Clive Barker’s Rawhead Rex

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‘Is there any connection between the murders?’ ‘Yes, they’re all dead.’ *Siren that sounds like ice cream van speeds past* He’s not going to sell much ice cream going at that speed is he? ‘Ha, ha’ Rawhead Rex was based on a short story by Clive Barker who had a very definite opinion of the finished product. ‘It’s no bloody good’ But is he right? It’s certainly a film that has its advocates.

What’s the problem? In my opinion, Rawhead Rex is an example of how fine the margins can be in horror, between scary and funny. ‘What is it?’ ‘I don’t know… Andy… Argh!’ More than in any other genre, a little thing can make a big difference. So let’s meet rawhead rex himself. ‘He was here before Christ, before civilization, he was king here’ A pagan demon and incarnation of evil. Where are the power rangers when you need them?

I couldn’t stop him, but you can kill him’ Leaving aside the fact that the name rawhead is supposed to be derived from a face like raw meat, this looks like a refugee from Warcraft. and because the actor is looking out of the mouth, the demon’s eyeline is permanently upward. It’s low budget and I don’t want to beat them up any more than I have to but if you can’t take the demon seriously, this is a problem. ‘Rawhead! That’s what they called him. RAWHEAD!’’ Then there’s the family at the centre of things.

Clive Barkers Rawhead Rex
Clive Barkers Rawhead Rex

That’s who those kids belong to. I was wondering’ It’s as if the filmmakers noticed the non-existent chemistry and tried to force it with some of the oddest ‘sexy’ dialogue I’ve ever heard. ‘I prefer dead things’ ‘I’ll bear that in mind’ I don’t know what she has in mind and I don’t want to find out. ‘You have very dirty eyes, anyone ever tell you that?’ Even with this issue, we should still feel for them as the film reaches its most traumatic moment, The couple’s son is attacked. I think it’s the gate that really ruins it, but whatever the case, this should be gut-wrenching and it just isn’t. ‘I stood there and watched him do it’ You did, didn’t you.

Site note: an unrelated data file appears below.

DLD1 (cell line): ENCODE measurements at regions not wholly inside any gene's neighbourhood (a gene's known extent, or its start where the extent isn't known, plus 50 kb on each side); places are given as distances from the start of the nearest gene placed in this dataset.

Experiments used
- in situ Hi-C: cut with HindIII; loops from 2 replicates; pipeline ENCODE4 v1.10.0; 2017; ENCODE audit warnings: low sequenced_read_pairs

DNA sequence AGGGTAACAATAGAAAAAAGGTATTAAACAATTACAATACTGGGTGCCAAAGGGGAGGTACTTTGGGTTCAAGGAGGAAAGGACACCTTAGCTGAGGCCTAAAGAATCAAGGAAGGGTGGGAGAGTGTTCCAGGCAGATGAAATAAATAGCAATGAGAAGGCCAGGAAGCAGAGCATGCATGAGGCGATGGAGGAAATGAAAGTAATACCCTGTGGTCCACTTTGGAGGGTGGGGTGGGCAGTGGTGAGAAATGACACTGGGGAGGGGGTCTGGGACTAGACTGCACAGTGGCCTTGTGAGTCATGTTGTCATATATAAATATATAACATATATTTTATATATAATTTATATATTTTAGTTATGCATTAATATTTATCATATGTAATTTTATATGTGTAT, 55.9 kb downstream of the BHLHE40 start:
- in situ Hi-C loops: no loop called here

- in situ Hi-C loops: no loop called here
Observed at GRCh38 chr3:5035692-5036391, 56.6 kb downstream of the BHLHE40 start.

It also raises the question of; why the boy and not the rest of the family? A question that dogs Rawhead Rex. ‘What the hell’s going on?’ Some people are killed outright, apparently as food, others it possesses, this woman… no idea but, it gives her terrible mood swings. ‘Janet, what happened here?’ A lot was cut from Barker’s story but it also feels as if something must have been cut from the screenplay. ‘I think this is it’s home from way back’ Just a hunch based on some stained glass windows. There are interesting themes still visible through the overacting. ‘When’s he’s finished with you what will he do with you?’ ‘Kill me.

I hooope!’ The only weapon that works against the demon, discovered in the arc of the covenant which everyone forgot was in the church, is a pagan fertility symbol. But this side of things is so unexplored that an explanatory line has to be dropped in, during the big climax, just to explain what’s going on. ‘A woman. It had to be a woman’ Only a woman can wield this weapon. Leaving our hero with a desperate need to assert his masculinity. And hit it with a shovel.

I’m bored’ The problem with Rawhead Rex is that it advertises itself as more than a monster movie and moments within the film back that up . ‘Maybe’ But it’s not. It’s a cliché monster on the rampage film right down to the ‘quick lets get some tits in’ Ancient demons with something serious to say about the incestuous relationship between early British Christianity and its pagan roots. ‘God? He is God’ Cannot trash kitchens… and rock caravans. ‘What’s going on?’ There’s nothing wrong with a rampaging monster movie, but then we’re back to the first problem and, having spent 80 minutes trying to stay on the right side of that fine line between comedy and horror.

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